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Two properties join new society of unique lodges

There's a new clique in the accommodation sector, one that's exclusive to lodges with a 'unique' and green attitude.

There’s a new clique in the accommodation sector, one that’s exclusive to lodges with a ‘unique’ and green attitude.

 

Backed by National Geographic Society, the National Geographic Unique Lodges of the World was formed by founding members, Southern Ocean Lodge and Longitude 131°.

The new initiative is a collection of boutique hotels in extraordinary locations around the world, each with a demonstrated commitment to sustainability, authenticity and excellence.

As two of Australia’s most acclaimed luxury retreats, Southern Ocean Lodge and Longitude 131° have been included in the collection based on the rich experiences they offer.

Southern Ocean Lodge is positioned among the pristine wilderness and prolific wildlife of Kangaroo Island in South Australia, while Longitude 131° is a series of 15 tented pavilions with unrivalled views of Uluru (Ayers Rock) in the Northern Territory.

Unique Lodges

Selected through a rigorous evaluation process, each lodge in the National Geographic collection offers an outstanding guest experience while supporting the protection of cultural and natural heritage and embracing sustainable tourism practices. The initial collection includes 24 properties on six continents.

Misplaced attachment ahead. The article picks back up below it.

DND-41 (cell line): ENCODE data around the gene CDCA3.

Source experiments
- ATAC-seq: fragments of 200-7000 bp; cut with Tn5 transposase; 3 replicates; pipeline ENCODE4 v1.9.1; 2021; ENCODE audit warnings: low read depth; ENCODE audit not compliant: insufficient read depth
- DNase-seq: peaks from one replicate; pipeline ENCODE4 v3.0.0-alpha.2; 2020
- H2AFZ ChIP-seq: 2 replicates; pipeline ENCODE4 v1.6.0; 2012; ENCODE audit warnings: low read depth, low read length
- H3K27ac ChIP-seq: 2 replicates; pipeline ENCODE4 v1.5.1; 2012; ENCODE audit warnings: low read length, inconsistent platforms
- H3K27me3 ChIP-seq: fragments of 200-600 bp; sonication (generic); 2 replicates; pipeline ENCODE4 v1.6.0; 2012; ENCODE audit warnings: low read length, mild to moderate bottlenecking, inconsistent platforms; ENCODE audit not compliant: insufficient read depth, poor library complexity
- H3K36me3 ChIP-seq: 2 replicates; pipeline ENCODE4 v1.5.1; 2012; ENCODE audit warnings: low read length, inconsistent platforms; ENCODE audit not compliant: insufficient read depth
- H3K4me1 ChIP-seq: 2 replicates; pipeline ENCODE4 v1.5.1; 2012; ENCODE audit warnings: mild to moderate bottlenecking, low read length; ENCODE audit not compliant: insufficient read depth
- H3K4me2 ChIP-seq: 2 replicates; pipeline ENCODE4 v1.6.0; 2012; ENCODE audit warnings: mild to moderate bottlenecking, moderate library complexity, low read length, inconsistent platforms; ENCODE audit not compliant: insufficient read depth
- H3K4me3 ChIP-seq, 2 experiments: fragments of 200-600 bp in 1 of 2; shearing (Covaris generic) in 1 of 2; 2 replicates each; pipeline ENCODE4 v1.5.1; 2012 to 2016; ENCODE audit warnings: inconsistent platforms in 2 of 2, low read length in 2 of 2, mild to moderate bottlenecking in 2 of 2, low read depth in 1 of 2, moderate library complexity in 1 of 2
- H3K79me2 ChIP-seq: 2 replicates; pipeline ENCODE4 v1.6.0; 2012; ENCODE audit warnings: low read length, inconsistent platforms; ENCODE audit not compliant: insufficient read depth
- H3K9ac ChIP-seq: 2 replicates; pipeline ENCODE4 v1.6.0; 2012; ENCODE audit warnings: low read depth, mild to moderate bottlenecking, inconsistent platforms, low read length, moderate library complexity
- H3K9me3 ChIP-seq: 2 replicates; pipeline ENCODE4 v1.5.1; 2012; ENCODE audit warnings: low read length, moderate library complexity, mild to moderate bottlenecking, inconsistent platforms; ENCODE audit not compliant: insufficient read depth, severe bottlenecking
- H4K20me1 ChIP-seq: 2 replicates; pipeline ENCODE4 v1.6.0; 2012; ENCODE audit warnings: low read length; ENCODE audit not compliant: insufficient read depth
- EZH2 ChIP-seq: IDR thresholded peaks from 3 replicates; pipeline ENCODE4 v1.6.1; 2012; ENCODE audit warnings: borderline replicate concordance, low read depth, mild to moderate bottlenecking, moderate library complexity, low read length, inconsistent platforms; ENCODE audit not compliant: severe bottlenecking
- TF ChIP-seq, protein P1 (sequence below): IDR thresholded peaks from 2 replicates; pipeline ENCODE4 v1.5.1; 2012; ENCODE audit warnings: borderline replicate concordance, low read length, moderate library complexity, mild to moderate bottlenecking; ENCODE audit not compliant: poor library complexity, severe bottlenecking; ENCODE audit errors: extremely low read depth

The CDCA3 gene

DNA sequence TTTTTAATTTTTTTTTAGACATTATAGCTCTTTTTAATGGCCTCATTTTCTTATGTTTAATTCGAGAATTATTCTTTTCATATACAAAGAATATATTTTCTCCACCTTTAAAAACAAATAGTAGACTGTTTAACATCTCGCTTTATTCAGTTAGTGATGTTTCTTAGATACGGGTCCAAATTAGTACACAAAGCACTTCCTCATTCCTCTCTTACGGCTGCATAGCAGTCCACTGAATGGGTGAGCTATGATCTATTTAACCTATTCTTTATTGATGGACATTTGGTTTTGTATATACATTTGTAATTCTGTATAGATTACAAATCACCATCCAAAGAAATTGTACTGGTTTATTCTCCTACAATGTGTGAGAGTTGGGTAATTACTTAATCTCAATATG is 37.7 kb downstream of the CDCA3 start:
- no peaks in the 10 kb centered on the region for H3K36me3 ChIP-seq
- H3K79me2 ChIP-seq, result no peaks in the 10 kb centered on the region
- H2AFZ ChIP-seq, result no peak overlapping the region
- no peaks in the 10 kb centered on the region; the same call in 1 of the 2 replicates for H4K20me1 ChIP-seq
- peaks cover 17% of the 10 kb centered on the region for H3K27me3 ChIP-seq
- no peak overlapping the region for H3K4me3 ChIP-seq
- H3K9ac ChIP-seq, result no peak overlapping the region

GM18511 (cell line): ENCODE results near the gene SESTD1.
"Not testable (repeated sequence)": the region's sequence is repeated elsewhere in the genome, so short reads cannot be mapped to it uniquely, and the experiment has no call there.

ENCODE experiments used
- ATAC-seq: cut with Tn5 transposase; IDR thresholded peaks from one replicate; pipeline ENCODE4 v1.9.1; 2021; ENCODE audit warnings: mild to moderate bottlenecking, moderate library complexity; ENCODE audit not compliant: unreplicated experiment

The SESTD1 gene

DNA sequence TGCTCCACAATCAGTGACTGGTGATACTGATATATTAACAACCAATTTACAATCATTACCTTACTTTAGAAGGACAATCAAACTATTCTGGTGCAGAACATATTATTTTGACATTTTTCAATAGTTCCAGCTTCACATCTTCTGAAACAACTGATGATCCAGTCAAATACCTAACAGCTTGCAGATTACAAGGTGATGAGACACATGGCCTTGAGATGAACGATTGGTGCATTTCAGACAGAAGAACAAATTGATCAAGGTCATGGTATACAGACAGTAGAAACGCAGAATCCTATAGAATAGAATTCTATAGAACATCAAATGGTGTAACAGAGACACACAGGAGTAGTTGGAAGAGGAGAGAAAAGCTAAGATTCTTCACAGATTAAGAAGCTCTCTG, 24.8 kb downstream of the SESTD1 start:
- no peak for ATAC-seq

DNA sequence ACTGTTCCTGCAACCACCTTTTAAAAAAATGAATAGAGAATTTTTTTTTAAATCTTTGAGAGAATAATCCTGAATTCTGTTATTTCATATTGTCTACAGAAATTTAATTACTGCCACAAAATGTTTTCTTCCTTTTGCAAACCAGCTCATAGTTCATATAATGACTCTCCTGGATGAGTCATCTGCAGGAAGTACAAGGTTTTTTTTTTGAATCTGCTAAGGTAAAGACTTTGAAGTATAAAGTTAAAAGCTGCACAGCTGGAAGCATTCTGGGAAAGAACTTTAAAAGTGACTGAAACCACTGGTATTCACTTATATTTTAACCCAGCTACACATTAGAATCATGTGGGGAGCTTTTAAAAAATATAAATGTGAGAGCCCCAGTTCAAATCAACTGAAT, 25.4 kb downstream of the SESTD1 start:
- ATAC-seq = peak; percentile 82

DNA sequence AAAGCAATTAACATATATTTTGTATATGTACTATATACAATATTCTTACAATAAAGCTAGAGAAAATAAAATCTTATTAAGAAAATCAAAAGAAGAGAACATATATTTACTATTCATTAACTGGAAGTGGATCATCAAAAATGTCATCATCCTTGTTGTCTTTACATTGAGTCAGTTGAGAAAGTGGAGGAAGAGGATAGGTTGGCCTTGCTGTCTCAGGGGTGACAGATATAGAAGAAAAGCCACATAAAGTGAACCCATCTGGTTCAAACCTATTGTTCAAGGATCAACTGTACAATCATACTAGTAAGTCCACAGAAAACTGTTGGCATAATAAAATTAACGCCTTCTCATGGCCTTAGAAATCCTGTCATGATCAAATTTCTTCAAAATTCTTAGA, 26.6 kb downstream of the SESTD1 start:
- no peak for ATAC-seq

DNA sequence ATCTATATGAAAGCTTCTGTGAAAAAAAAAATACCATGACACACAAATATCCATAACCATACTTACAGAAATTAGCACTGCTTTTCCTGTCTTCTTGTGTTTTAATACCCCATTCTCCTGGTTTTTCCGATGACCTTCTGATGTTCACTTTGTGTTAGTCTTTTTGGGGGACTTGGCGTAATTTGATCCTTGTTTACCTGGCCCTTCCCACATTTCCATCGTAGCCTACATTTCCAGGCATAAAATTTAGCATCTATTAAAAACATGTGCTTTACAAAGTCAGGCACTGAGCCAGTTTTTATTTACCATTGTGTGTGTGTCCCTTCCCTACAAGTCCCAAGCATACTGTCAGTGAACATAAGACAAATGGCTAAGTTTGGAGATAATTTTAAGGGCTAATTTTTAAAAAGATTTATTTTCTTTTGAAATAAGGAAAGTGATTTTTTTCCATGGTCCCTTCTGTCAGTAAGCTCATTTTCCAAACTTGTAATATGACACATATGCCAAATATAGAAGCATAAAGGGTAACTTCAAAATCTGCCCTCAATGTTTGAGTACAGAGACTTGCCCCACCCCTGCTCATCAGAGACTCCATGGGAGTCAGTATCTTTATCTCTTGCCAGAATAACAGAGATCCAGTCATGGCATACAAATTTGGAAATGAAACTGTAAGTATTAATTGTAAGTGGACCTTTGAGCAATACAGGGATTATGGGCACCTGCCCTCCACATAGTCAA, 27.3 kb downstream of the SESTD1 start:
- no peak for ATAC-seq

Baillie Lodges Managing Director James Baillie said the selection of Southern Ocean Lodge and Longitude 131° provided a significant endorsement for the Baillie Lodges philosophy.

“We’ve worked hard to create lodges that provide a rich experience and an authentic connection with the natural environment, so we’re delighted that Southern Ocean Lodge and Longitude 131° have been recognised as leaders among the world’s luxury properties.”

James Baillie, Baillie Lodges managing director 

As part of a comprehensive vetting process, every lodge in the collection was judged on key criteria including the design and character of the property, the guest experience and quality of service, and the lodge’s sustainable tourism best practices.  National Geographic experts were sent to each site to evaluate operations, meet staff and scrutinise the lodge’s impact on the local environment and community.

As a founding member, Baillie Lodges will offer exclusive experiences to guests who book their stay through National Geographic Unique Lodges of the World.

At Southern Ocean Lodge this will involve a private ‘back of house’ tour conducted by the lodge manager, to learn about the property’s dynamic environmental protection plan and cutting-edge practices.  Guests will also enjoy a private dinner for two in the wine cellar, with a tasting of fine Australian wines.

At Longitude 131°, National Geographic guests can join the executive chef in the kitchens for an insight into how native ingredients and stories from the Indigenous Anangu people are incorporated into the lodge cuisine philosophy.  The will have a chance to learn recipes for outback-inspired dukkah, quandong jam or the lodge’s signature bread made with ground native seeds.

Do you know a property that would fit in the National Geographic Unique Lodges of the World group?